Apr 3, 2013
Insight: emissions from shale-gas extraction could be costly for environment
The potential regional air-quality impacts of shale-gas extraction, known popularly as "fracking", have been a topic of discussion in the Commonwealth of Pennsylvania over the last few weeks, in part due to a paper published late January 2013 in Environmental Research Letters that estimates the total financial costs of air-pollution emissions from these activities.
The study, by researchers at the RAND Corporation, calculated regional damages from conventional air emissions to range between $7.2 and $32 m in 2011. Emissions included volatile organic compounds, particulate matter, sulphur dioxide and nitrogen oxides. The majority of these damages were health related – for example, respiratory problems and premature death – and while not insignificant, were small compared to those produced by the state's single largest coal-fired power plant in 2008, estimated to cost $75 m.
The RAND analysis looked only at the effects of air pollution. It did not include greenhouse-gas emissions, nor did it consider the substitution effects that might lead to decreases in air pollution if, for example, natural gas were to be used in lieu of coal to produce electricity in the region.
While the study found that emissions from shale-gas extraction make up a small fraction of the Pennsylvania total, these damages appear to be concentrated in counties where most shale-gas extraction takes place. In those locations, the net emissions increase may be equivalent to a major new source of pollution, even though individual facilities are likely to be regulated as minor sources.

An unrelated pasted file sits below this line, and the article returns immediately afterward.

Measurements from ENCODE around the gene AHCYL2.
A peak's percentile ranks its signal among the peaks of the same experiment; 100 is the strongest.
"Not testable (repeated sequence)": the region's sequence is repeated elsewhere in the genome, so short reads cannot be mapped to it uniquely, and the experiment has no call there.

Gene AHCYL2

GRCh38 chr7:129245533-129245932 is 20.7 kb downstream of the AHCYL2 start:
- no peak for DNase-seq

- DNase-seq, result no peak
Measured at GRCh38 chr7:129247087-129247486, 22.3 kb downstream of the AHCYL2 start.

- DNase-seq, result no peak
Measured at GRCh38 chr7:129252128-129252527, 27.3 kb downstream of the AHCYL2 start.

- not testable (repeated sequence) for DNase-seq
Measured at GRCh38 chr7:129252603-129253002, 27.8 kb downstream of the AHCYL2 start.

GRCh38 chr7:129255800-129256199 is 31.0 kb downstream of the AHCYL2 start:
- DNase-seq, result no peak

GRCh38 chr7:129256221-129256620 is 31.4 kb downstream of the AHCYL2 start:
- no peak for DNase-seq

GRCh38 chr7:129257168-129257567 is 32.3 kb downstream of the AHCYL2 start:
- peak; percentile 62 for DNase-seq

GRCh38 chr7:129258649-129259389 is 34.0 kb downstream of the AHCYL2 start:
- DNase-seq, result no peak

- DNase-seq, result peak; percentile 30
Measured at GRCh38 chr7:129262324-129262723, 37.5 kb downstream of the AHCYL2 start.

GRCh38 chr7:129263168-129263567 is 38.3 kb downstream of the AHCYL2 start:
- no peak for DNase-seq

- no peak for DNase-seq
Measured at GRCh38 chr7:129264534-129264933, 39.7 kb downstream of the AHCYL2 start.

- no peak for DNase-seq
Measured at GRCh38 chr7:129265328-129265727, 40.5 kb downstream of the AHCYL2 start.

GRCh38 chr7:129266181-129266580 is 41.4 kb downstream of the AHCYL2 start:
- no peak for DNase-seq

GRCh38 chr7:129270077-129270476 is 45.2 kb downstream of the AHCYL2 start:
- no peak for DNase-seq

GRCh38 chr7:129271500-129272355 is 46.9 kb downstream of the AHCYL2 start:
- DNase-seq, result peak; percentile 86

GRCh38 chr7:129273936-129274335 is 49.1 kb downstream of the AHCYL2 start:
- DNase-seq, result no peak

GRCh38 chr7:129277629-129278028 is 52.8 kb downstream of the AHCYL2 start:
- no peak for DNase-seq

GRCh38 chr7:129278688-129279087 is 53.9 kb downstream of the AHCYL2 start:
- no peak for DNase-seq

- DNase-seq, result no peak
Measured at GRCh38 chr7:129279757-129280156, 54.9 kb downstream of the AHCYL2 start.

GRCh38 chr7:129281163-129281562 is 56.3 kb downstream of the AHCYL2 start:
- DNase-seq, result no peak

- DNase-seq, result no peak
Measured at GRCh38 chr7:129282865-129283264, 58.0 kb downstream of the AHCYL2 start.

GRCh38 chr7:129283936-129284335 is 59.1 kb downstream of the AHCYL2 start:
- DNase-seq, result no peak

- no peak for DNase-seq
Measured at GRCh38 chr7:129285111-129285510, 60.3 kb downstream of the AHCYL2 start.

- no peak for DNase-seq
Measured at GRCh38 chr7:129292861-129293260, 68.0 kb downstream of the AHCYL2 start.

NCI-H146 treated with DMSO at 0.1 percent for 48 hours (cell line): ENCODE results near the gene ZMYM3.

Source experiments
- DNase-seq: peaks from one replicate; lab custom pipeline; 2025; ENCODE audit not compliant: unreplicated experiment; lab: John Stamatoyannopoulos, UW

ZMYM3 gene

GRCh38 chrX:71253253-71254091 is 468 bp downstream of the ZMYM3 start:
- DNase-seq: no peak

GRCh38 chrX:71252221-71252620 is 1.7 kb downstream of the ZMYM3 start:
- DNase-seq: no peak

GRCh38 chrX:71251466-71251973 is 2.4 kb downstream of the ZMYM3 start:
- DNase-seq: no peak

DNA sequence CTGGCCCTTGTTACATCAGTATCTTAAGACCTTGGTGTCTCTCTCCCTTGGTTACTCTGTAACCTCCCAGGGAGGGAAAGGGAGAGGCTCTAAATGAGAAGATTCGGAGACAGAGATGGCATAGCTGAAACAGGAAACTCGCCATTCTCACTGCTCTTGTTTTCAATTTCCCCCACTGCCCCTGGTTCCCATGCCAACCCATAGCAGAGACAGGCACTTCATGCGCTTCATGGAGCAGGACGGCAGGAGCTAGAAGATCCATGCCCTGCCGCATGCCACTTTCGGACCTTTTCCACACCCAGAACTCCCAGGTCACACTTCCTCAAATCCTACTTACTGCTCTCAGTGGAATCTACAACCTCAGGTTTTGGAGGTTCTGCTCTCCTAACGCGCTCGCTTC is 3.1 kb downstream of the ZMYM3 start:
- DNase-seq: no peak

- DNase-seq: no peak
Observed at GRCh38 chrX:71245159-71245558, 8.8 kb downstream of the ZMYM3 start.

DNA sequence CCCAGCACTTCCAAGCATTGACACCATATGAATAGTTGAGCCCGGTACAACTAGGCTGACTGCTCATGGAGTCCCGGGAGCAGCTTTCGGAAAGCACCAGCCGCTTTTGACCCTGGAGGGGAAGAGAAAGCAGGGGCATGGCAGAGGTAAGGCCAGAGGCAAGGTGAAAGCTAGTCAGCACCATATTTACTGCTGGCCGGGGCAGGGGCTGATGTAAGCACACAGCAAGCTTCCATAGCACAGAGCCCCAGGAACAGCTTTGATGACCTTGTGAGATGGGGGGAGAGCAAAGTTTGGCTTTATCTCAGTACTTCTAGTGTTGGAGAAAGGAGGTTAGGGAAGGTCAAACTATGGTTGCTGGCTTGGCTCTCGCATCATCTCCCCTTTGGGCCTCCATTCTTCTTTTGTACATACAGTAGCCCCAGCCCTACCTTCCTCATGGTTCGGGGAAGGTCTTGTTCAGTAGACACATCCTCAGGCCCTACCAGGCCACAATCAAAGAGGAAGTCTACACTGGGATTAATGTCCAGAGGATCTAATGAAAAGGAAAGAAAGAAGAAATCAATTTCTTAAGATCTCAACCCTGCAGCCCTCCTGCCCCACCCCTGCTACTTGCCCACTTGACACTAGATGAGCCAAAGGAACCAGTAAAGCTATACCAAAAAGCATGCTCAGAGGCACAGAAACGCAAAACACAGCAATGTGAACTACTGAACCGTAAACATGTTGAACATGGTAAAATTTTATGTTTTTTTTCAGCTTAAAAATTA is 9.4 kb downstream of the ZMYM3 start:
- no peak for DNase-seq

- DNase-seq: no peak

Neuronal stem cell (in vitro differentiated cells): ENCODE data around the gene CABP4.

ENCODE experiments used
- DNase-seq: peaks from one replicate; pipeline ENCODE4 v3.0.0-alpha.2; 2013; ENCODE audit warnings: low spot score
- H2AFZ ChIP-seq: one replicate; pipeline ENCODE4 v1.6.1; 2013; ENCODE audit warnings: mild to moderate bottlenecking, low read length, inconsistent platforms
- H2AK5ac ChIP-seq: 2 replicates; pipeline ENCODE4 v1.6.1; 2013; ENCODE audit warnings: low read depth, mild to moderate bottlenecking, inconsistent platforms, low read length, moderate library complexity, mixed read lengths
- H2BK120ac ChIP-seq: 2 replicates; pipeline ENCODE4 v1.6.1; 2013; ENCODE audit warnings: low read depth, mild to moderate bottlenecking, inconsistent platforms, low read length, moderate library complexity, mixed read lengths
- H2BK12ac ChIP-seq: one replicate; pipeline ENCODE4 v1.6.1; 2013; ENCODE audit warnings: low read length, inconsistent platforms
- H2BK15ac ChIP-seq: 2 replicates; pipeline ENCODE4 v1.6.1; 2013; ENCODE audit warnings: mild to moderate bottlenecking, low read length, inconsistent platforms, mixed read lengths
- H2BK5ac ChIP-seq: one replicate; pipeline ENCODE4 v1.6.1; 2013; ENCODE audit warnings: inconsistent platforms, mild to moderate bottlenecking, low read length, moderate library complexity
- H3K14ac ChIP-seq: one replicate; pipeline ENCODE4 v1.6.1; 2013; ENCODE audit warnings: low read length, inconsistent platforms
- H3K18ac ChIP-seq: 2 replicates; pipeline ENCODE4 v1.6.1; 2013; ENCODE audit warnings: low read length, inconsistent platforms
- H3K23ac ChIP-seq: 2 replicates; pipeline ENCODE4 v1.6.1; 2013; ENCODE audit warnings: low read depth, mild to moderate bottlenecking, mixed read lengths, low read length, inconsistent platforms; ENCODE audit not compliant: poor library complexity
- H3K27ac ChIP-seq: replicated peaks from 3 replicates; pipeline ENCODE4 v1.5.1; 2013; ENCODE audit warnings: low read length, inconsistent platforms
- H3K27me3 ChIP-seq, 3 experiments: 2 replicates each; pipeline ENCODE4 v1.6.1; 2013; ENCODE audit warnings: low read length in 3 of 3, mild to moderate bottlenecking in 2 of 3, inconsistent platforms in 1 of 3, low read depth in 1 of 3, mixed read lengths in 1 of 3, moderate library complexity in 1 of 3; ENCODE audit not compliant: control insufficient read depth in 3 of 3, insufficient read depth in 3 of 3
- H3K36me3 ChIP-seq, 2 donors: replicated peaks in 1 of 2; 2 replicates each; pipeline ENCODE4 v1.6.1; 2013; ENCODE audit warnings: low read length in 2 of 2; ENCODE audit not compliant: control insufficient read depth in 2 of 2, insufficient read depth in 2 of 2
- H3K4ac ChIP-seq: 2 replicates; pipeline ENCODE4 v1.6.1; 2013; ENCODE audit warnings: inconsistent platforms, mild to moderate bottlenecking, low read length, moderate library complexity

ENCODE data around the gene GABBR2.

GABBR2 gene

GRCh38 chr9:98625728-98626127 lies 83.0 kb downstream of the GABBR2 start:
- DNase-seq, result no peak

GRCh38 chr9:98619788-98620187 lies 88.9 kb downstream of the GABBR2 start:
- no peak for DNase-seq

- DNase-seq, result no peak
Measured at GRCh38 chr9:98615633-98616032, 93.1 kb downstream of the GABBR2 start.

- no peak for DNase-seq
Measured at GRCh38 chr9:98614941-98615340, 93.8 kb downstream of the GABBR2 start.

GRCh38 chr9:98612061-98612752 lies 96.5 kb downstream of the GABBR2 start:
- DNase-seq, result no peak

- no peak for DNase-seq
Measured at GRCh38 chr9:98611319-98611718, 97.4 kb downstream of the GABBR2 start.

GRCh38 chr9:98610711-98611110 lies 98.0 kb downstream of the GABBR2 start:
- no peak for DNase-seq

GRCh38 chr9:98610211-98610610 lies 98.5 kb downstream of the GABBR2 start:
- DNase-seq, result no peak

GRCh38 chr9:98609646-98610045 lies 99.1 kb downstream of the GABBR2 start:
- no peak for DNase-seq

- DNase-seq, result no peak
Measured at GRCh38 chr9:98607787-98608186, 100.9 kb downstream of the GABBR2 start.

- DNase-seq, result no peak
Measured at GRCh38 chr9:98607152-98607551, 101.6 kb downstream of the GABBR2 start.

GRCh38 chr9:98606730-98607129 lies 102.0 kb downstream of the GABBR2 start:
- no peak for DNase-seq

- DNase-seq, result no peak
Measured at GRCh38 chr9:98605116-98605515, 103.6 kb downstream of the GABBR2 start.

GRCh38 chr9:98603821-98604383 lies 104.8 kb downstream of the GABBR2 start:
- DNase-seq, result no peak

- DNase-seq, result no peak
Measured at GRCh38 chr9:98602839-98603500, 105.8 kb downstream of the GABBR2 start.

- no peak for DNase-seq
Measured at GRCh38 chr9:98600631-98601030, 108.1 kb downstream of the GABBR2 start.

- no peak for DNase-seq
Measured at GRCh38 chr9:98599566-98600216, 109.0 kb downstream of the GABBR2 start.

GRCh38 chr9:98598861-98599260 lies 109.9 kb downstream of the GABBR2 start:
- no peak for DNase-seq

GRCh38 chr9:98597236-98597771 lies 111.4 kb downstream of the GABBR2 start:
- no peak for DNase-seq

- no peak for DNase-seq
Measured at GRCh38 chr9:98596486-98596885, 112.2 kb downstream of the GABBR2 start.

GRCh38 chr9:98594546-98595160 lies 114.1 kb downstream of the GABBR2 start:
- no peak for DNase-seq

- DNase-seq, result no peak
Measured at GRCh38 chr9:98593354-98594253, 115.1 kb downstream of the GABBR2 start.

On the same day that RAND's ERL paper was published, the Pennsylvania Department of Environment Protection (PA DEP) issued a proposal for new emissions permitting standards for compressor stations – facilities that prepare the natural gas to go into pipelines. This is significant since, according to the RAND analysis, 60–75% of the estimated damages come from compressor-station activities, which will continue to emit pollution for years to come.
Additionally, on 12 February 2013, PA DEP released its own statewide inventory of emissions from unconventional shale-gas extraction operations, estimates that were not available at the time the RAND analysis was completed. Public comments are now being accepted on the new permit standards, and PA DEP discussed both the new standard and the inventory in an open-to-all webinar on 21 February 2013.
About the author
Aimee Curtright, the corresponding author of the ERL paper, is a physical scientist and the associate research director of the Engineering and Applied Sciences Department at the non-profit, non-partisan RAND Corporation.